From Council President Donald Tusk to European Parliament political group leaders, uproar is growing following disastrous results for UK Prime Minister Theresa May in a general election she herself triggered.
Theresa May called the snap election in an attempt to increase her majority and strengthen her position in the upcoming Brexit negotiations but her gamble backfired spectacularly after she failed to win enough seats to form a Conservative government.
Council leader Tusk expressed his worries about the consequences the election result will have on the Brexit talks, which should normally have started on 19 June.
We don't know when Brexit talks start. We know when they must end. Do your best to avoid a "no deal" as result of "no negotiations". #GE2017
— Donald Tusk (@eucopresident) June 9, 2017
European Commission Brexit negotiator Michel Barnier appeared to show some understanding, saying that the talks should start when the UK is ready.
#Brexit negotiations should start when UK is ready; timetable and EU positions are clear. Let's put our minds together on striking a deal
— Michel Barnier (@MichelBarnier) June 9, 2017
Socialist group leader Gianni Pittella called the election result a “disaster” for May and called for her resignation.
It's a disaster for May. Her huge gamble has backfired spectacularly. She has no credibility in UK or Europe. She should resign. #GE2017
— Gianni Pittella (@giannipittella) June 9, 2017
In a press release, the leader of the Party of European Socialists (PES) Sergei Stanishev, in which he said that even if Theresa May “somehow survives as prime minister in the short term”, her credibility would be “utterly undermined”.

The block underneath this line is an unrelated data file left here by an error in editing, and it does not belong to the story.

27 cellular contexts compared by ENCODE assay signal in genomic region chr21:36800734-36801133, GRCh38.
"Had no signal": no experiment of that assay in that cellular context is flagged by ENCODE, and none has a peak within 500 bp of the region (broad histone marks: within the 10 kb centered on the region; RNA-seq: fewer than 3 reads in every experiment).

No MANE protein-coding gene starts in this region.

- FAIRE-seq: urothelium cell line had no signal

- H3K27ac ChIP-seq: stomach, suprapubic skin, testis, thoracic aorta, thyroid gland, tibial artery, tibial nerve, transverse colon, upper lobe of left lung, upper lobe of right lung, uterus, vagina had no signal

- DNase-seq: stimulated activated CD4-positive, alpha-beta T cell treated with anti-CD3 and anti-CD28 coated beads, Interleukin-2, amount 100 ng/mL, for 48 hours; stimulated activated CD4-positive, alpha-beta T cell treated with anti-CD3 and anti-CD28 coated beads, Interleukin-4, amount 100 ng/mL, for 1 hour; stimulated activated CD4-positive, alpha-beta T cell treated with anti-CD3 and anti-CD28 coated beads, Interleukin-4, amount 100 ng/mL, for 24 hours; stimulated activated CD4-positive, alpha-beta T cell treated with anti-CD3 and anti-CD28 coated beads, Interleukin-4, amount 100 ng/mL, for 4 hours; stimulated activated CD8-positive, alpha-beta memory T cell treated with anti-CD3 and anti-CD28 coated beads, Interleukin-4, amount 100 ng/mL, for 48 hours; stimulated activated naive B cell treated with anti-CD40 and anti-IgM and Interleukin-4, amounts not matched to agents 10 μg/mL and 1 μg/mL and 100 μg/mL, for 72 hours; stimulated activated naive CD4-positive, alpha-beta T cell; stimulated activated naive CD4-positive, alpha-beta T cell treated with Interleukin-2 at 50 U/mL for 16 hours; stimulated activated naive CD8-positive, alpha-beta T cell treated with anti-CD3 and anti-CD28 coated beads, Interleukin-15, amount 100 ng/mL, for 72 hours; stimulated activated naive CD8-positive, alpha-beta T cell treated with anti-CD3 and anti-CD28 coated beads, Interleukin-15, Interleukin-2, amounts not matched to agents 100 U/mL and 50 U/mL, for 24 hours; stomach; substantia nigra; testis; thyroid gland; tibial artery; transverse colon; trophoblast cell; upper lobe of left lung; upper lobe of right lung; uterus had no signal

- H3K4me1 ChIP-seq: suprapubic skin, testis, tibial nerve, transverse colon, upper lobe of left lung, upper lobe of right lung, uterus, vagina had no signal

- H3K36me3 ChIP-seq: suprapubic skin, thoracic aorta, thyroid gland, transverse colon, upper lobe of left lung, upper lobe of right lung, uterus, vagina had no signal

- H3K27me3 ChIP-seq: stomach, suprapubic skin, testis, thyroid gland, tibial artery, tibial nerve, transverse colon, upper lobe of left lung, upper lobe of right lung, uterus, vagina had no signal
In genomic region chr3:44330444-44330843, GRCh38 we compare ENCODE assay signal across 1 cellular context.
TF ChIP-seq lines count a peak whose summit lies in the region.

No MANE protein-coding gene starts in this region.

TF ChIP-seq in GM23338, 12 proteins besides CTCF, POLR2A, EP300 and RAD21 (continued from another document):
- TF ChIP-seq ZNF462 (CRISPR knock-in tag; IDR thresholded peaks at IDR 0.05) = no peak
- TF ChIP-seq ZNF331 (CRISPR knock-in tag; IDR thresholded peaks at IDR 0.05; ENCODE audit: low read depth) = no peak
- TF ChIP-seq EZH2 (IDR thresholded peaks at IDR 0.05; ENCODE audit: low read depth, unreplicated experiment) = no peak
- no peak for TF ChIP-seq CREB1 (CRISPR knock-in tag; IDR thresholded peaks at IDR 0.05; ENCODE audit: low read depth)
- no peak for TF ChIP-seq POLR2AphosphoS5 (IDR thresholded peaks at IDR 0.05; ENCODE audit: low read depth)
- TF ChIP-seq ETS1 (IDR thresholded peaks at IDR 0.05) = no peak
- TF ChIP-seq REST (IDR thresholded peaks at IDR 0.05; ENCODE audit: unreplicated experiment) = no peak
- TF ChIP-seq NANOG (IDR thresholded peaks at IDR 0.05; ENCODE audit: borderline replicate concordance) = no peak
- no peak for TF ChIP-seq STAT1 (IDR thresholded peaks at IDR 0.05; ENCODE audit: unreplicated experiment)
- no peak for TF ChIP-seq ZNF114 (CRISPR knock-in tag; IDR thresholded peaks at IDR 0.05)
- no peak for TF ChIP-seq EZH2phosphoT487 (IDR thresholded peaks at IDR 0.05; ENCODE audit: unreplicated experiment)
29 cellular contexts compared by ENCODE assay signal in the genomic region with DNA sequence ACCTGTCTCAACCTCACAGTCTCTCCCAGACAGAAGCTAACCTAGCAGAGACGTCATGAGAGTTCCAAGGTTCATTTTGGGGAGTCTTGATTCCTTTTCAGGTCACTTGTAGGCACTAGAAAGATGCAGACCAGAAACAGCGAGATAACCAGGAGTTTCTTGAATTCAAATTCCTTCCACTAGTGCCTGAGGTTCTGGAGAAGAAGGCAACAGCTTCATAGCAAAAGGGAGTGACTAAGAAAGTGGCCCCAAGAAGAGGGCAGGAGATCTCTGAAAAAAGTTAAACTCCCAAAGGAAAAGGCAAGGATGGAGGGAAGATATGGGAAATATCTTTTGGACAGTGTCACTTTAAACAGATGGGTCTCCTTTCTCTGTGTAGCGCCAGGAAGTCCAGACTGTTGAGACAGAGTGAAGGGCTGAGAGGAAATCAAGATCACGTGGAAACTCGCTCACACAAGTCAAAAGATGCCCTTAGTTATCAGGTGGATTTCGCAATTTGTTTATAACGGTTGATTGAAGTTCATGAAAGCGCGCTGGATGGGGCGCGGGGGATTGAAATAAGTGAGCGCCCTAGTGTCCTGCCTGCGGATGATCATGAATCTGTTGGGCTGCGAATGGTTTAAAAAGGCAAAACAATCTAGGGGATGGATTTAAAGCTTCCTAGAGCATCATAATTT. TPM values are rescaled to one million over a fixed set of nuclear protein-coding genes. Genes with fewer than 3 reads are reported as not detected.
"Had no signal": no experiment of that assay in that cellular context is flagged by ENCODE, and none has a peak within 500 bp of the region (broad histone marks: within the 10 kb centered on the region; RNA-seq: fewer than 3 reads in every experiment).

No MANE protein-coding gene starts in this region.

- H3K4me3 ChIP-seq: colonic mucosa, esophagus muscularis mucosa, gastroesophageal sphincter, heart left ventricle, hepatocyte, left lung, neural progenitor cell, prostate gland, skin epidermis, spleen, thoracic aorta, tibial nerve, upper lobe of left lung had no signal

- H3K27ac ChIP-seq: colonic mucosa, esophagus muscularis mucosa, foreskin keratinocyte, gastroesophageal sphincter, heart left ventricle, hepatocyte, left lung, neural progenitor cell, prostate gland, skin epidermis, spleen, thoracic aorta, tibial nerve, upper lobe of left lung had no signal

The leader of the centre-right EPP group Manfred Weber said May had brought “chaos” and highlighted that although the UK is divided, the EU is united.
— Manfred Weber (@ManfredWeber) June 9, 2017
ALDE group leader Guy Verhofstadt, who gained notoriety in the UK for his verbal jousting with UKIP’s Nigel Farage in the European Parliament, compared the self-inflicted damage caused by former PM David Cameron’s calling of the Brexit referendum with the early elections called by May.
Yet another own goal, after Cameron now May, will make already complex negotiations even more complicated.
— Guy Verhofstadt (@GuyVerhofstadt) June 9, 2017
German Commissioner Günther Oettinger, who is known for often going beyond the Commission’s official line in his statements, said in an interview that a weak British negotiating partner would further complicate talks on the country’s exit from the EU.
“We need a government that is capable of action, which can negotiate Britain’s exit… the British need to negotiate their exit but with a weak negotiating partner, there is a danger that the talks are bad for both parties,” Oettinger, who is responsible for the EU budget, told German radio.
He added that the EU is “ready” for the talks, “but the next few hours or days will indicate if the other negotiating party can even begin talks because without a government, there can be no negotiations”.